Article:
I think a key issue at the heart of some such of programs is the balance between long term effectiveness and the fierce urgency of now. I agree that the programs she describes would play a very small role in an ideal global health care service, but ultimately what we need more than any specific program is for people to give a damn. Some people have excess resources; we need them to care enough that they are willing to share some of those resources with the rest of the human family. If irrational programs will occasionally inspire people, perhaps they are worth the cost.

I think that the real irrationality lies in the fact that we live in such a divided world that somehow it makes sense to us to spend tens of thousands of dollars a day providing life support to someone who is essentially dead but consider it irrational, not “cost effective” to spend the same on cancer treatment for a young Haitian woman. I think that it is irrational (and immoral) to weight the value of life differently based on color of skin or nation of origin. This means that it is our challenge to fight against the structures that keep resources in the hands of the wealthy and redouble our efforts to bring resources down the gradient of inequality.

Be sure to check out the comments sections on both Alanna’s and Isaac’s posts for some more great dialogue.

Inequities: Maternal mortality

Territory size shows the proportion of deaths of women worldwide while pregnant or within 6 weeks of pregnancy and partly due to it, that occur there.

"Territory size shows the proportion of deaths of women worldwide while pregnant or within 6 weeks of pregnancy and partly due to it, that occur there. "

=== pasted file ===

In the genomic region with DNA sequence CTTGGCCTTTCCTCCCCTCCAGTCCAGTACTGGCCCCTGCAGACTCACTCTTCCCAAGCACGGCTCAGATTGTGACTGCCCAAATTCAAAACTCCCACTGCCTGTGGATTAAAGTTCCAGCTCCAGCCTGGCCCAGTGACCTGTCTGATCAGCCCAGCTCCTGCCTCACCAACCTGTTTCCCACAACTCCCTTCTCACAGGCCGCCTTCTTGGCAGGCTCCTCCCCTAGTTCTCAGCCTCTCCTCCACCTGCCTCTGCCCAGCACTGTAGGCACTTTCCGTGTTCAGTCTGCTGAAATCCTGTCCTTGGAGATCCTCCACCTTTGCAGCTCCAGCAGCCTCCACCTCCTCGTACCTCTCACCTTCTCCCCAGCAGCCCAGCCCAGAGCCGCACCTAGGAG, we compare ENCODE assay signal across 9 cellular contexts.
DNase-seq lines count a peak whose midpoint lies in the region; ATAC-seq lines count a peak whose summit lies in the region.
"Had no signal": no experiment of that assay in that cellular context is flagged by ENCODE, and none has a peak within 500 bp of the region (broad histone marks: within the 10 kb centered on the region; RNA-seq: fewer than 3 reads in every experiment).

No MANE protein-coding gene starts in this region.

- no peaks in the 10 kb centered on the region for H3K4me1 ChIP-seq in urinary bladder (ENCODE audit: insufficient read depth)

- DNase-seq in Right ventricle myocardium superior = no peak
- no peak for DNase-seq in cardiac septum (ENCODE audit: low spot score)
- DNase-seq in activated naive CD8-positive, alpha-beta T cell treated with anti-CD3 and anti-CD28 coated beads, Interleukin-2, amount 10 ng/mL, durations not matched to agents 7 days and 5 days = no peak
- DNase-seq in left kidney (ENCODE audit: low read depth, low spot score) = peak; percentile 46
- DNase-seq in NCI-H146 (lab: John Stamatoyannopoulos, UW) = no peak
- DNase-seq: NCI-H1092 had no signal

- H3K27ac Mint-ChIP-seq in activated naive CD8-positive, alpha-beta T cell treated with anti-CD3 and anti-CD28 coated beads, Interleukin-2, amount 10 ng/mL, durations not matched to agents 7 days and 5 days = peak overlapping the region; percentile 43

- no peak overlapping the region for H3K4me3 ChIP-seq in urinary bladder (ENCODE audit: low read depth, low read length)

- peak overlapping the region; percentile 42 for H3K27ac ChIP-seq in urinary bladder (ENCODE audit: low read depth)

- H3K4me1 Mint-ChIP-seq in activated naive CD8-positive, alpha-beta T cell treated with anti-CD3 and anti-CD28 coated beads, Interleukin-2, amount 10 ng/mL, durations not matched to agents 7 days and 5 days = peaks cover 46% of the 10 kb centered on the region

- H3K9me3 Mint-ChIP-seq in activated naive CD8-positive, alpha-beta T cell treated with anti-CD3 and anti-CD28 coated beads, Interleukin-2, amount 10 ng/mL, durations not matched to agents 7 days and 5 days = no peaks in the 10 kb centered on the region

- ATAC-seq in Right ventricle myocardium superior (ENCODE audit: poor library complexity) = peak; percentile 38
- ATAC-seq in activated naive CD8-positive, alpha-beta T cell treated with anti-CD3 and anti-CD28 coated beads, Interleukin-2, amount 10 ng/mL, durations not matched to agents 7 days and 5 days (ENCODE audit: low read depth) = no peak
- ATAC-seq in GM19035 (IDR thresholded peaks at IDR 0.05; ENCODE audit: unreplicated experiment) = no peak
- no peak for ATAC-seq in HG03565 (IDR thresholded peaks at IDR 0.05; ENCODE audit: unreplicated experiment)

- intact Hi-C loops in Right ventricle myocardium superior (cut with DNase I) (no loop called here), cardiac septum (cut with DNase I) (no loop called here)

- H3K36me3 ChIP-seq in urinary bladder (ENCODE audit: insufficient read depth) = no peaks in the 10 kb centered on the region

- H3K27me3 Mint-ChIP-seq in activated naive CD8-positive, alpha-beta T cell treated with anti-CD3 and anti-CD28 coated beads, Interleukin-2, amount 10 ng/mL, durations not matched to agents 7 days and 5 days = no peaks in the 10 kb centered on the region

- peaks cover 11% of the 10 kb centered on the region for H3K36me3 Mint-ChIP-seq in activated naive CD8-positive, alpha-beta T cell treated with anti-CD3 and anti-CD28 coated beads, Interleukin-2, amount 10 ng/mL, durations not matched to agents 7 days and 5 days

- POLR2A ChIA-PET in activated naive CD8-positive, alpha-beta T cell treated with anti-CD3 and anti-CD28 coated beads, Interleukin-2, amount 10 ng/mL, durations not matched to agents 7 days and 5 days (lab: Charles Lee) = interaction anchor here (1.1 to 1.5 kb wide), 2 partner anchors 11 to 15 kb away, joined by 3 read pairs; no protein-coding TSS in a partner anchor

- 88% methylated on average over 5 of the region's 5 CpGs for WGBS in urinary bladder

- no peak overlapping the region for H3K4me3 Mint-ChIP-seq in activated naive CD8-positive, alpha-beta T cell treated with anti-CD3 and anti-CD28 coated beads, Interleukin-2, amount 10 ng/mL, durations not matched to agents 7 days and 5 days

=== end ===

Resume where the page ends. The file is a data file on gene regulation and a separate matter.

UNICEF Chief of Health Dr. Peter Salama on maternal mortality:

It’s really an unconscionable number of deaths. It’s a human tragedy on a massive scale.

Some chillling statistics a new UNICEF report on maternal and newborn health, via a BBC news piece:

  • Women in poor nations are 300 times more likely to die in childbirth or from pregnancy complications than those in the developed world.
  • About 99% of the 500,000 maternal deaths in 2005 occurred outside industrialised nations, more than half of them in Africa.
  • In Niger, the country with the world’s highest maternal mortality, a woman has a one in seven chance of dying, during pregnancy or childbirth.

Check out the full report here.

Inequities: Cholera

From Worldmapper.org:

Distortions in territory size reflect the number of cholera deaths

Distortions in territory size reflect the number of cholera deaths

Cholera is an preventable and treatable infection, transmitted in areas of poor sanitation and no access to clean water.  70% of all cholera cases in 2004 occured in Southeastern Africa, Northern Africa, and Central Africa.  Treatment of the potentially fatal dirrahea resulting from cholera is simple, typically only requiring oral rehydration therapy – an easy, effective, and inexpensive solution of sugars and salts.

From the Worldmapper explanation:

In 1962, in Papua New Guinea, 36% of cholera cases, which was 464 people, died. In 2004, in the Central African Republic, 15% of cholera cases, which was 48 people, died.

In contrast, there were 73 territories where nobody died from cholera, because of good sanitation, clean water and available treatment.

Nobody should ever die from cholera.